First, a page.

Everybody was talking about it in the haphazardly clumped and grimy Roma community—the woman who had lain in bed for four years and was now walking around in full health. All options had been exhausted, both medical and witchcraft, and as she laid near death, a few followers of Jesus began coming and praying for her. Week by week she improved until she was completely restored. For an impoverished community who glean their living sifting through trash and selling scrap metal, suffer many physical ailments due to a lack of health care, remain largely illiterate and have no plumbing or electricity, this was news worth talking about.
On Sunday night I accompanied a few people on their weekly trip to a Roma community: Đ. and his wife B., their son S., and M., my translator. Although a few different Roma households now believed in Jesus as a result of the family’s weekly sharing, they refused to all meet together in one house because of deep community conflicts. Despite their blatant poverty, we were hospitably welcomed, most houses offering us tall glasses of coca-cola.
At the first house, we were greeted by a toothless but smiling husband and wife. I tried to not conspicuously gawk at the cave-like room, constructed of makeshift concrete blocks and cluttered with a couple battered pieces of furniture. A few ancient black and white photographs, one of which appeared to be the wife as a beautiful young girl, clung to the walls. I sat down next to a table where a cloth-covered mysterious mound was home to countless flies.
As Đ. read from the Bible and shared, the couple remained hesitant and skeptical. It was true they were amazed about the healed woman, and in fact were wondering if the same thing could happen to the toothless man who was having all sorts of leg pains. But they were suspicious and confused about the differences between us and the Jehovah Witnesses who had been besieging the community for years and were not trusted by the Roma.
“They are very simple people and their view of life is very small, ” my translator said to me.
“I don’t blame them for being confused and mistrustful, ” I answered, furtively waving the flies away from my drink.
The third house we went to was more of a hovel—a tiny cement room held a couch, a makeshift bed, and some broken appliances. Despite the darkness, the walls were cheered by some oddly matched paintings and the broken stove was spruced up by a few drooping red silk roses. The woman greeted us with a robust hug and the traditional three-kiss Serbian* greeting. Despite her upbeat appearance, the sadness of her difficult life was etched into her face. Although she now followed Jesus, she previously had been involved in witchcraft. Now, she was deeply suspicious that her neighbors were putting curses on her. No amount of prayer or exhorting seemed to relieve her fears, but she seemed cheered as we left her for the next house.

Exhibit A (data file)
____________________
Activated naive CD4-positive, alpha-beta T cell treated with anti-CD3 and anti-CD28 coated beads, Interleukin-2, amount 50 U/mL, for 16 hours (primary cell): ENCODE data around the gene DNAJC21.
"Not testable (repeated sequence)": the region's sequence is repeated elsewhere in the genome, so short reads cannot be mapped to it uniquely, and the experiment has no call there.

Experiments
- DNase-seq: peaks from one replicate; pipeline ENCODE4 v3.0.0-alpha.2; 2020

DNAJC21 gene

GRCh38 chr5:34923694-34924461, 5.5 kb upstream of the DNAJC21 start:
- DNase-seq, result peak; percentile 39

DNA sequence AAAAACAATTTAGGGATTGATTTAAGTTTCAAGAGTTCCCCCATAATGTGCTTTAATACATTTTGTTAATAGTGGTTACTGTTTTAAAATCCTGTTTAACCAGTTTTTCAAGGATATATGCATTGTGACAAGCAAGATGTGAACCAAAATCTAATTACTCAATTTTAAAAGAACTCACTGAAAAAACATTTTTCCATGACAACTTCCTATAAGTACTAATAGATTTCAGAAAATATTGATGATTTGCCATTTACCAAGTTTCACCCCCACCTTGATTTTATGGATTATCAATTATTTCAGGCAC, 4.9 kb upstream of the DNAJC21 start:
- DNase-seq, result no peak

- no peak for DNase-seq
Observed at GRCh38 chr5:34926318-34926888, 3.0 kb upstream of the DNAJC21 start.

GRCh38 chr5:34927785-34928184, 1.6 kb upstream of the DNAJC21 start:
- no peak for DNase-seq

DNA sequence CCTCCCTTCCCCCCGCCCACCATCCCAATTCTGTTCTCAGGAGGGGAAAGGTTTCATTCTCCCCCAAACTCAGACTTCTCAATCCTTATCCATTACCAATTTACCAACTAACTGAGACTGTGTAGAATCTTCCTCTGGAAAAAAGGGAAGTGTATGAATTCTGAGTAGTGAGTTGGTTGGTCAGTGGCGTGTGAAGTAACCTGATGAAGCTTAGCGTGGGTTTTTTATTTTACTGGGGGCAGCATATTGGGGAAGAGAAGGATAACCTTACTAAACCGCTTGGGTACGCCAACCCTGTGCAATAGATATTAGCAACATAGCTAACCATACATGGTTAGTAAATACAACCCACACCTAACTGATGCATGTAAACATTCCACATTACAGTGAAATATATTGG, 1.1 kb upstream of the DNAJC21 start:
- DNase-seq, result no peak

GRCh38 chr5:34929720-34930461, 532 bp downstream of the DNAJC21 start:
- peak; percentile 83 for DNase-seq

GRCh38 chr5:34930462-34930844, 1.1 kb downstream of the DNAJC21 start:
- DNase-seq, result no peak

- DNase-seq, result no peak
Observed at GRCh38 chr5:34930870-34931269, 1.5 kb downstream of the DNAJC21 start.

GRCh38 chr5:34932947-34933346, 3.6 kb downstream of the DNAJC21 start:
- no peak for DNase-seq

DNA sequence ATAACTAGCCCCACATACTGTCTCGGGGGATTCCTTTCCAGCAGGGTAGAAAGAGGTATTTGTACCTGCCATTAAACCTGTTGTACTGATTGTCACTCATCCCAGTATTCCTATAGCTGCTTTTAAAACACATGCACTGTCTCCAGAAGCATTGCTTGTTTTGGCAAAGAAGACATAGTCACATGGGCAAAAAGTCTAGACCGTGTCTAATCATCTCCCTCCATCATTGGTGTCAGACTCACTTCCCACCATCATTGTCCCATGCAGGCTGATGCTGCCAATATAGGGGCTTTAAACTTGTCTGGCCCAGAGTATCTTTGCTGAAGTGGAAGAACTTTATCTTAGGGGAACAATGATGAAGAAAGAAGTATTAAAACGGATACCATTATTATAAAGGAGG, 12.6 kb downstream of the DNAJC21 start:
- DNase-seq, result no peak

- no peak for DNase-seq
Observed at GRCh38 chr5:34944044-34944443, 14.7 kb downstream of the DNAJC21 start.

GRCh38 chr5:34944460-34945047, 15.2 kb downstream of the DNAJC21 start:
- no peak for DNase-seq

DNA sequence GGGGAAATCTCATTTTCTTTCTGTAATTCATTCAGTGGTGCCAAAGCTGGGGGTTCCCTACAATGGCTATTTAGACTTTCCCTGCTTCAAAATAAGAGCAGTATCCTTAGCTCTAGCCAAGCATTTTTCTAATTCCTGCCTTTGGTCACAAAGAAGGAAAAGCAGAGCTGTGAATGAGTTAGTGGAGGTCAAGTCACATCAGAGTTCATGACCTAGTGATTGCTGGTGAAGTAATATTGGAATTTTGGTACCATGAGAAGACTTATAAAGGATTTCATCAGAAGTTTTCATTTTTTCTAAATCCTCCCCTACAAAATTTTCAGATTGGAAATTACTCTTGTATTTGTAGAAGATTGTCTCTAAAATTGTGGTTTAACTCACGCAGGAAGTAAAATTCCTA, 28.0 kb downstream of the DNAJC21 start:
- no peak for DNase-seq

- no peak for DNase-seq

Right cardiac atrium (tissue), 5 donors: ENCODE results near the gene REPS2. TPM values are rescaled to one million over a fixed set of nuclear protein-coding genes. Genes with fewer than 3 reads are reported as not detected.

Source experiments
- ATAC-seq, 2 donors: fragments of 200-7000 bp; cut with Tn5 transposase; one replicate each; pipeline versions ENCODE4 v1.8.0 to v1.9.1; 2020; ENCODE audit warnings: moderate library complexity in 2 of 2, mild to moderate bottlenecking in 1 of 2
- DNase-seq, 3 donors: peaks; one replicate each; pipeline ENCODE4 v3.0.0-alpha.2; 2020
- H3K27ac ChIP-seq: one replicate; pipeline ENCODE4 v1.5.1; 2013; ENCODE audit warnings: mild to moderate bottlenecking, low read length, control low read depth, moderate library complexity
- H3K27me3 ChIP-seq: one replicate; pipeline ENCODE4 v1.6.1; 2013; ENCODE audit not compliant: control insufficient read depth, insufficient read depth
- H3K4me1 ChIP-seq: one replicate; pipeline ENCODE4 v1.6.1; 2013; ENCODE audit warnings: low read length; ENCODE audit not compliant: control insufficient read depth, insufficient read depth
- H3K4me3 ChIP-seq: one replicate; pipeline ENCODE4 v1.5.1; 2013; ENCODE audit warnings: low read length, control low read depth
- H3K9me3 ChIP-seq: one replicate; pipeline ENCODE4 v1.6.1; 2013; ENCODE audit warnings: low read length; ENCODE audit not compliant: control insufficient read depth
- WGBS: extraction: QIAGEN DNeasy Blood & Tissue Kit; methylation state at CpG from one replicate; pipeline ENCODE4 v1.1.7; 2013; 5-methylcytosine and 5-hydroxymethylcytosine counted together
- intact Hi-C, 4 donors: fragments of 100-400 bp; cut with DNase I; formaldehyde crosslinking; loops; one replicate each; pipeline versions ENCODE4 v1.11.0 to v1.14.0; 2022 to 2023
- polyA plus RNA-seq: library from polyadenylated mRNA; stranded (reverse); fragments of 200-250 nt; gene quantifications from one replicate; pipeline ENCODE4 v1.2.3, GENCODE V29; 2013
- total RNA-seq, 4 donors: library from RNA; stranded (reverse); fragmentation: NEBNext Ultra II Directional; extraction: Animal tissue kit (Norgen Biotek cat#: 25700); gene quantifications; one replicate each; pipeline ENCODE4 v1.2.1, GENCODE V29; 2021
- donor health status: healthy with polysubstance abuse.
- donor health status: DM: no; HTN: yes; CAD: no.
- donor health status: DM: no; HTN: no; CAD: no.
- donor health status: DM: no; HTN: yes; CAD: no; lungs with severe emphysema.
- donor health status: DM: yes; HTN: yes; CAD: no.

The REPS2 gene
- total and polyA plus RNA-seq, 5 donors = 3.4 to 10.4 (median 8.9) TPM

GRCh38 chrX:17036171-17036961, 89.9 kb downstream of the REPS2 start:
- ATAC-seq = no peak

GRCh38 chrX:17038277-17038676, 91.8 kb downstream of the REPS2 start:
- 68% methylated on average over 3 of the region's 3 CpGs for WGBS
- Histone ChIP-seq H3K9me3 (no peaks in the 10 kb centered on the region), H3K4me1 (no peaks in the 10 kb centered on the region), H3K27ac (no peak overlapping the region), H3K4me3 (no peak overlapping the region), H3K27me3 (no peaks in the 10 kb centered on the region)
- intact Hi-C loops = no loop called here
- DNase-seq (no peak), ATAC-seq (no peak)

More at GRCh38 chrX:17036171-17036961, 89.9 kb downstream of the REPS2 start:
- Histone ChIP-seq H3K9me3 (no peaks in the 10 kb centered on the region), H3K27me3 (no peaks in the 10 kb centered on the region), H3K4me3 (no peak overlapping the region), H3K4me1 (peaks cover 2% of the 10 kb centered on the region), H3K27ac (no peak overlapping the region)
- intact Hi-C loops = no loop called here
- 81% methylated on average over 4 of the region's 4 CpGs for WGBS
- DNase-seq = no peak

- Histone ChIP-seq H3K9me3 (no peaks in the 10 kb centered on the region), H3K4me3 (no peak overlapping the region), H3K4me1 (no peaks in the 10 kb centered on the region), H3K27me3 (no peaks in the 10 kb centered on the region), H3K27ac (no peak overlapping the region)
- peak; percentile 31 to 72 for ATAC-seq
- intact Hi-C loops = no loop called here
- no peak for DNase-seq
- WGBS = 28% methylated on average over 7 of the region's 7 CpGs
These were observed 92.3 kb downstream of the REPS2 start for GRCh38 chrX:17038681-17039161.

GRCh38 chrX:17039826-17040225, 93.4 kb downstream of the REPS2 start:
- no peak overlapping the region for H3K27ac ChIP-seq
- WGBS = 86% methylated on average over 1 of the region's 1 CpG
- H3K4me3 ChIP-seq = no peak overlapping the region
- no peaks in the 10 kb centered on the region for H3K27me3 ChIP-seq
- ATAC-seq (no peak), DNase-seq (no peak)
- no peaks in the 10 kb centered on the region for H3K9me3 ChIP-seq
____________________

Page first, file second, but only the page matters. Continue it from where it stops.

Our fifth and final stop was the house of the healed woman herself, and although I was eager to meet her, my stomach was distended from all the coca-cola. I was uncomfortably aware that my only restroom option was the family’s outhouse. As yet another tall glass of coke was put in front of me by the beaming woman, I started giggling uncontrollably. Perhaps it was the sugar and caffeine, but it only got worse when the family started bringing out trays of chicken, bread, pickles, and turkish coffee. They tried to encourage me to take more and sit closer to the table, but I insisted that I was fine holding my plate. Not two minutes later, as Đ. was reading from the Bible, I lost my grip on the chicken leg and it thunked against my chest and slid down to my lap. I hurredly put it back on my plate and looked up just in time to catch S.’s amused eye. Once again my giggles welled up and burst out of me. It is situations like these that keep me humble, but thankfully Đ. was able to return to his sharing after my interruption.
This family, having witnessed firsthand their beloved mother and wife’s slow return to health eagerly leaned forward to hear Đ.’s exhortations. I could see in their faces that they truly believed—at this point, their belief was completely based on experiential knowledge of Jesus and the few Scriptures that Đ. had read and explained to them over the last few months. However, they had disposed of all their venerated saint pictures**—a simple act of obedience in response to what they believed God was asking of them.
This blog entry cannot hold all of my impressions and thoughts from this six-hour outing. I am intrigued by these people who live in a different world, separated by choice from the Croatian culture. I will be going back.
*Although in Croatia, this particular Roma group is of Serbian background, thus also having religious inclinations toward the Serbian Orthodox Church. However, their religious practice would be a “folk Orthodox” mixed in with their own culture’s religious worldview.
**Click Serbian Orthodox Saint Pictures for a brief explanation regarding this point.